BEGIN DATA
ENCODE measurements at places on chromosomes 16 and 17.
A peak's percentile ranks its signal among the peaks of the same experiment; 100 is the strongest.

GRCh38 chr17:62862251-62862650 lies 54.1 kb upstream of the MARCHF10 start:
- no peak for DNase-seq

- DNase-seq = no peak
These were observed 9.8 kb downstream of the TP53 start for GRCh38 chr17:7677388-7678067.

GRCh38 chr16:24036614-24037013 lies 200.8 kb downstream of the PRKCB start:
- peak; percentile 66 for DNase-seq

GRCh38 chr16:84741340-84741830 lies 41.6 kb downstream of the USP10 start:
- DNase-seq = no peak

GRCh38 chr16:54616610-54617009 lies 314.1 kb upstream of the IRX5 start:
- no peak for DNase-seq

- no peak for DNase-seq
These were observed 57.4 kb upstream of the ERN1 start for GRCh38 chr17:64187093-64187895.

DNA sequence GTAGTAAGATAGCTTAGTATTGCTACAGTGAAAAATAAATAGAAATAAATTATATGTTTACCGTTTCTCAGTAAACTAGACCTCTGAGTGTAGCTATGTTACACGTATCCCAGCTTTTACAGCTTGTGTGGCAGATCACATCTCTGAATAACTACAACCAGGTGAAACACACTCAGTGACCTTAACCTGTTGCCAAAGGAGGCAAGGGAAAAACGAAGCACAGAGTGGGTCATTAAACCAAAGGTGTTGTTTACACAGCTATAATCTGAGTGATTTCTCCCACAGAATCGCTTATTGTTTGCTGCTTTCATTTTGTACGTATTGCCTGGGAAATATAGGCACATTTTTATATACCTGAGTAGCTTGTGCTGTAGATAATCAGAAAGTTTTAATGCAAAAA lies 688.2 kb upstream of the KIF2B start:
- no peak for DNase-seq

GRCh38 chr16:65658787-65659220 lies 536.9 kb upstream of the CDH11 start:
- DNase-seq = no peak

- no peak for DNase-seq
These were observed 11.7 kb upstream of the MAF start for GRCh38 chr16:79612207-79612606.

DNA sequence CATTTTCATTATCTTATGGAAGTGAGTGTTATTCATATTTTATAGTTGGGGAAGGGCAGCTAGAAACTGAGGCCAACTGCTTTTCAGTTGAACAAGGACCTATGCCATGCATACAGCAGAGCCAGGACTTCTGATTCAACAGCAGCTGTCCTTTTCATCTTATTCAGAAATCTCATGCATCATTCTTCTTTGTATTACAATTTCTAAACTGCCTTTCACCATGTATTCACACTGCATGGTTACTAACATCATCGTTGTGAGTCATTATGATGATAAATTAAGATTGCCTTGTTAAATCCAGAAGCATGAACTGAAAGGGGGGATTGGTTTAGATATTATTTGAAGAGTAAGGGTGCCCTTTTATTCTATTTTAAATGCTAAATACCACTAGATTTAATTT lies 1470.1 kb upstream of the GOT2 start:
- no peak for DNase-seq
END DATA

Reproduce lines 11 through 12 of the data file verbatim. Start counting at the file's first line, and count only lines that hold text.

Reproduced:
GRCh38 chr16:54616610-54617009 lies 314.1 kb upstream of the IRX5 start:
- no peak for DNase-seq